English Patents Court* grants Novartis a preliminary injunction against generics company Dr Reddy’s in respect of patented breast cancer drug, providing a provisional validity opinion that is inconsistent with co-pending opposition proceedings at the EPO
The patent under litigation was the UK patent stemming from EP 2 269 603 which, although granted, was also the subject of an opposition at the EPO. The EPO’s Opposition Division (at first instance) had decided that claim1 included impermissible added subject matter (under Article 123(2) EPC) and therefore revoked the patent. This decision is under appeal, so the patent remains in force pending the resolution of the appeal.
The supposed added subject matter concerned an amendment made during prosecution in which the combination of rapamycin with exemestane was claimed for use in treating breast cancer. The EPO followed long-standing practice which effectively means that when compounds are presented in two lists in a patent specification, to isolate specific individual compounds from each list and combine them can constitute teaching not present in the application as filed – added subject matter – absent any pointer which leads to the specific combination. Exemestane was only disclosed in a list of exemplary aromatase inhibitors, with no indication that it was preferred or more effective. The combination was hence regarded as an artificial creation which had no basis in the application as filed.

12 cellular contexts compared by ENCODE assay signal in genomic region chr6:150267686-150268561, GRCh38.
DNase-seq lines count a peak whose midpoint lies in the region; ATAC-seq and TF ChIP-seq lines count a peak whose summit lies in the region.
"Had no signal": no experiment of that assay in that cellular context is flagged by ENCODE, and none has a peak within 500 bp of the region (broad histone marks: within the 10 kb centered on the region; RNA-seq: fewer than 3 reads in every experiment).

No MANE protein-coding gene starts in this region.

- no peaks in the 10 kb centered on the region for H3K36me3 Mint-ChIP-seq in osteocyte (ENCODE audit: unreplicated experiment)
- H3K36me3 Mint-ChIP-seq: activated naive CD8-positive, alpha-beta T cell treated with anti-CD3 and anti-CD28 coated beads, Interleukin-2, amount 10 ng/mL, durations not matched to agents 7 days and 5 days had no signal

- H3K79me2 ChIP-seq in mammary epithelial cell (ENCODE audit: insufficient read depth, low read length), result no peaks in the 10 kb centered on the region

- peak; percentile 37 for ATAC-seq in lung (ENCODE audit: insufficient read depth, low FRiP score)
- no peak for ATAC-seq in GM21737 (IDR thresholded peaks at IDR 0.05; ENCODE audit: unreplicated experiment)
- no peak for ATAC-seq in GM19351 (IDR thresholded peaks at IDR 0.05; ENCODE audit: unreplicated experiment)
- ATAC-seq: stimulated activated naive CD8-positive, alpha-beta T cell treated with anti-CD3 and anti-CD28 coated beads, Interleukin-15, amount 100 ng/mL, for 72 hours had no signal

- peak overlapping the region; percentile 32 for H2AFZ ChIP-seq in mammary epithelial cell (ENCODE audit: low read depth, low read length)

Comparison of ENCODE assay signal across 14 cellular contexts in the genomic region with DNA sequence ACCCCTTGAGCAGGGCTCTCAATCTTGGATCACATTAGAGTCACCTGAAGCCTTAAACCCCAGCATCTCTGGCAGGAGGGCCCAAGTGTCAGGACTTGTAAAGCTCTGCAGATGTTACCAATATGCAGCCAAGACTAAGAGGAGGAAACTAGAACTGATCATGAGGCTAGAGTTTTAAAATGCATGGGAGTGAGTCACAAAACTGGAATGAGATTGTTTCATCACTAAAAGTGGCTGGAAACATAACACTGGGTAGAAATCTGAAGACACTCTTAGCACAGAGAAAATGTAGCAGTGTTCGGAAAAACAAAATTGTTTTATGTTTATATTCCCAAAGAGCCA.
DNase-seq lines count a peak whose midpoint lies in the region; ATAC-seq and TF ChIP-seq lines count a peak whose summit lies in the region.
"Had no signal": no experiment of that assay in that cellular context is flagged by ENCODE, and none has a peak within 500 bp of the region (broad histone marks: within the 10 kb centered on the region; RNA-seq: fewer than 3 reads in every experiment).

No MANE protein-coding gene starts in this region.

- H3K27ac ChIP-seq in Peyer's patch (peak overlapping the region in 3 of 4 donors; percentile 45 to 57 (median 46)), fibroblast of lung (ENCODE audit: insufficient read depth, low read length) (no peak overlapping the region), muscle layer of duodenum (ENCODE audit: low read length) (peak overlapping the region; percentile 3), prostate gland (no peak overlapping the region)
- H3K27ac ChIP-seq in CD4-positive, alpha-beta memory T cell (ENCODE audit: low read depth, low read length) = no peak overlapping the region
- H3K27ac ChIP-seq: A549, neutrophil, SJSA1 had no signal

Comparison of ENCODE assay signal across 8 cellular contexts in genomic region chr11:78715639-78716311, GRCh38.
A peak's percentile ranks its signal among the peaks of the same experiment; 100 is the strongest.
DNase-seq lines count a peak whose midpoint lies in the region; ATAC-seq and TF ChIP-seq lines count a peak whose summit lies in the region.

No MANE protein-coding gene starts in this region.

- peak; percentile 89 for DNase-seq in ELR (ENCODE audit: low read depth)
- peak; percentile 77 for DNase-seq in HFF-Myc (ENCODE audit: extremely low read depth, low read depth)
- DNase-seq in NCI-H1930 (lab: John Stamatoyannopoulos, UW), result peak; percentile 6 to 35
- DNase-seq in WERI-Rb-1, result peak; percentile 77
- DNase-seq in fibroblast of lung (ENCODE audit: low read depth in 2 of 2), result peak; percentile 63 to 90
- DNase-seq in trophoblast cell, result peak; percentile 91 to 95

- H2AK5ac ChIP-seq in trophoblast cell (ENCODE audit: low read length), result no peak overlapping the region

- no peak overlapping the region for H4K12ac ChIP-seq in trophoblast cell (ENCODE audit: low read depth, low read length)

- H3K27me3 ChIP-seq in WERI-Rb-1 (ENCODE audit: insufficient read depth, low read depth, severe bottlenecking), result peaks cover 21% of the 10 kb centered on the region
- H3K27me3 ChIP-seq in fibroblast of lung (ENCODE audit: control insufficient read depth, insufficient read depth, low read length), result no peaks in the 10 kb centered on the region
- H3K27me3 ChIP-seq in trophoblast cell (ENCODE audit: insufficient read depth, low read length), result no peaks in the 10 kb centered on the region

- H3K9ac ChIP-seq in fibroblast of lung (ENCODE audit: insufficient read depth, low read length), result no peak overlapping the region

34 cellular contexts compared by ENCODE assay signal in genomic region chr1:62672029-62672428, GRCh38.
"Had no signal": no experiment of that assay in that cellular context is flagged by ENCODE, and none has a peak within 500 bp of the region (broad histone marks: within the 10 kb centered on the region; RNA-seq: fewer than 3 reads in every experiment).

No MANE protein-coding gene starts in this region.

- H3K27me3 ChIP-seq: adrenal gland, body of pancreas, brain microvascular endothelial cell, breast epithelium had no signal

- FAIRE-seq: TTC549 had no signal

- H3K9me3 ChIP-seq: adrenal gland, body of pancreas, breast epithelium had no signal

The Patents Court, in contrast, pointed out that the specification taught that rapamycin could beneficially be combined with ‘aromatase inhibitors’, and for this reason the combination with one of the listed examples of these was therefore clearly ‘disclosed’. This ‘provisional’ view was regarded as being sufficiently clear cut to justify the granting of a preliminary injunction against Dr Reddy’s, pending the outcome of the full infringement hearing.
This case is interesting for several reasons. It confirms that English courts are willing to grant preliminary injunctions where the prima facie validity and infringement case is strong, and also that they may do so notwithstanding co-pending EPO appeal proceedings taking place in which the litigated patent could in due course be found to be void ab initio. For the patent practitioner it confirms the widely held belief that the EPO (and its Appeal Boards) tends to adopt a stricter added subject matter standard that the English Patents Court.
* EWHC 92 (Pat)